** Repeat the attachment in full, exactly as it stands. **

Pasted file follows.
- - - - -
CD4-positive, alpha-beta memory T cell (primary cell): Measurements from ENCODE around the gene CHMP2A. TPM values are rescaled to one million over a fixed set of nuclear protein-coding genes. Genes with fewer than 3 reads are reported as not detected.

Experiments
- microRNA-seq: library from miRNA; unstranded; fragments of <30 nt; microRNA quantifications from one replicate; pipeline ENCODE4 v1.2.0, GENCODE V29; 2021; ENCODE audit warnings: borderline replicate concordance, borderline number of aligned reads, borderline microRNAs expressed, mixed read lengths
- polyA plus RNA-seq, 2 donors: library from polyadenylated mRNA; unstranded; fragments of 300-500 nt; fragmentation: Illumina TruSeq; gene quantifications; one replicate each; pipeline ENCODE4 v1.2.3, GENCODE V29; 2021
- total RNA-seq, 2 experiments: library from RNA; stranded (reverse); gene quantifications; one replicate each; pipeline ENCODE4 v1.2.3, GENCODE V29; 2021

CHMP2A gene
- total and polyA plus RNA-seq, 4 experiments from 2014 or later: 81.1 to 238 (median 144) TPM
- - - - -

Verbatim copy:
CD4-positive, alpha-beta memory T cell (primary cell): Measurements from ENCODE around the gene CHMP2A. TPM values are rescaled to one million over a fixed set of nuclear protein-coding genes. Genes with fewer than 3 reads are reported as not detected.

Experiments
- microRNA-seq: library from miRNA; unstranded; fragments of <30 nt; microRNA quantifications from one replicate; pipeline ENCODE4 v1.2.0, GENCODE V29; 2021; ENCODE audit warnings: borderline replicate concordance, borderline number of aligned reads, borderline microRNAs expressed, mixed read lengths
- polyA plus RNA-seq, 2 donors: library from polyadenylated mRNA; unstranded; fragments of 300-500 nt; fragmentation: Illumina TruSeq; gene quantifications; one replicate each; pipeline ENCODE4 v1.2.3, GENCODE V29; 2021
- total RNA-seq, 2 experiments: library from RNA; stranded (reverse); gene quantifications; one replicate each; pipeline ENCODE4 v1.2.3, GENCODE V29; 2021

CHMP2A gene
- total and polyA plus RNA-seq, 4 experiments from 2014 or later: 81.1 to 238 (median 144) TPM